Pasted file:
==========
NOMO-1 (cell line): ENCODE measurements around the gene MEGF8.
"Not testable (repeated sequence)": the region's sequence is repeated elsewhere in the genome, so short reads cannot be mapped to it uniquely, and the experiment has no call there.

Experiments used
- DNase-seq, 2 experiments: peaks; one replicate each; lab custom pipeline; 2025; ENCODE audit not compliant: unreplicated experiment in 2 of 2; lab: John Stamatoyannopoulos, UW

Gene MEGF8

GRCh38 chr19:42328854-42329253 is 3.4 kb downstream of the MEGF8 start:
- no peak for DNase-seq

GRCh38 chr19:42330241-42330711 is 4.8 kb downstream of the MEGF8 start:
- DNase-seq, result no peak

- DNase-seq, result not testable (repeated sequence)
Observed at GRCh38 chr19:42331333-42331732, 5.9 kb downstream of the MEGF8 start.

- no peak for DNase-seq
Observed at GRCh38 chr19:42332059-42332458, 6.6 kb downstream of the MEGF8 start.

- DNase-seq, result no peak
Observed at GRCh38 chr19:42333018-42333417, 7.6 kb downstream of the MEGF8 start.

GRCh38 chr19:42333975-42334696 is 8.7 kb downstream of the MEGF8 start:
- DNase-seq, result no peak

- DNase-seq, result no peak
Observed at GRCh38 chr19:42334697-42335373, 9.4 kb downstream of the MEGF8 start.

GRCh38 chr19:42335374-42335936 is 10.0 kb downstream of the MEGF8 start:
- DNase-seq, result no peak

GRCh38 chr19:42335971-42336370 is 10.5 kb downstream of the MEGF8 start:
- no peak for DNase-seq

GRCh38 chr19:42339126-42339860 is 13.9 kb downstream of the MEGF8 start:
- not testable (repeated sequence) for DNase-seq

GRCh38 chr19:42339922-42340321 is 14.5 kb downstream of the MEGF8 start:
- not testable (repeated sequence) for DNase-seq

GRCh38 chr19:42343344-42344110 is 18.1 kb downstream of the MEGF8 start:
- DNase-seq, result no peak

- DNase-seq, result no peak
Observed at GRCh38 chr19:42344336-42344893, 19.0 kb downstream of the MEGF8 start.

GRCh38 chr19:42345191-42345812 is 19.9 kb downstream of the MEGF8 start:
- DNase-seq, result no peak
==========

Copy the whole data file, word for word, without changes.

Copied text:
NOMO-1 (cell line): ENCODE measurements around the gene MEGF8.
"Not testable (repeated sequence)": the region's sequence is repeated elsewhere in the genome, so short reads cannot be mapped to it uniquely, and the experiment has no call there.

Experiments used
- DNase-seq, 2 experiments: peaks; one replicate each; lab custom pipeline; 2025; ENCODE audit not compliant: unreplicated experiment in 2 of 2; lab: John Stamatoyannopoulos, UW

Gene MEGF8

GRCh38 chr19:42328854-42329253 is 3.4 kb downstream of the MEGF8 start:
- no peak for DNase-seq

GRCh38 chr19:42330241-42330711 is 4.8 kb downstream of the MEGF8 start:
- DNase-seq, result no peak

- DNase-seq, result not testable (repeated sequence)
Observed at GRCh38 chr19:42331333-42331732, 5.9 kb downstream of the MEGF8 start.

- no peak for DNase-seq
Observed at GRCh38 chr19:42332059-42332458, 6.6 kb downstream of the MEGF8 start.

- DNase-seq, result no peak
Observed at GRCh38 chr19:42333018-42333417, 7.6 kb downstream of the MEGF8 start.

GRCh38 chr19:42333975-42334696 is 8.7 kb downstream of the MEGF8 start:
- DNase-seq, result no peak

- DNase-seq, result no peak
Observed at GRCh38 chr19:42334697-42335373, 9.4 kb downstream of the MEGF8 start.

GRCh38 chr19:42335374-42335936 is 10.0 kb downstream of the MEGF8 start:
- DNase-seq, result no peak

GRCh38 chr19:42335971-42336370 is 10.5 kb downstream of the MEGF8 start:
- no peak for DNase-seq

GRCh38 chr19:42339126-42339860 is 13.9 kb downstream of the MEGF8 start:
- not testable (repeated sequence) for DNase-seq

GRCh38 chr19:42339922-42340321 is 14.5 kb downstream of the MEGF8 start:
- not testable (repeated sequence) for DNase-seq

GRCh38 chr19:42343344-42344110 is 18.1 kb downstream of the MEGF8 start:
- DNase-seq, result no peak

- DNase-seq, result no peak
Observed at GRCh38 chr19:42344336-42344893, 19.0 kb downstream of the MEGF8 start.

GRCh38 chr19:42345191-42345812 is 19.9 kb downstream of the MEGF8 start:
- DNase-seq, result no peak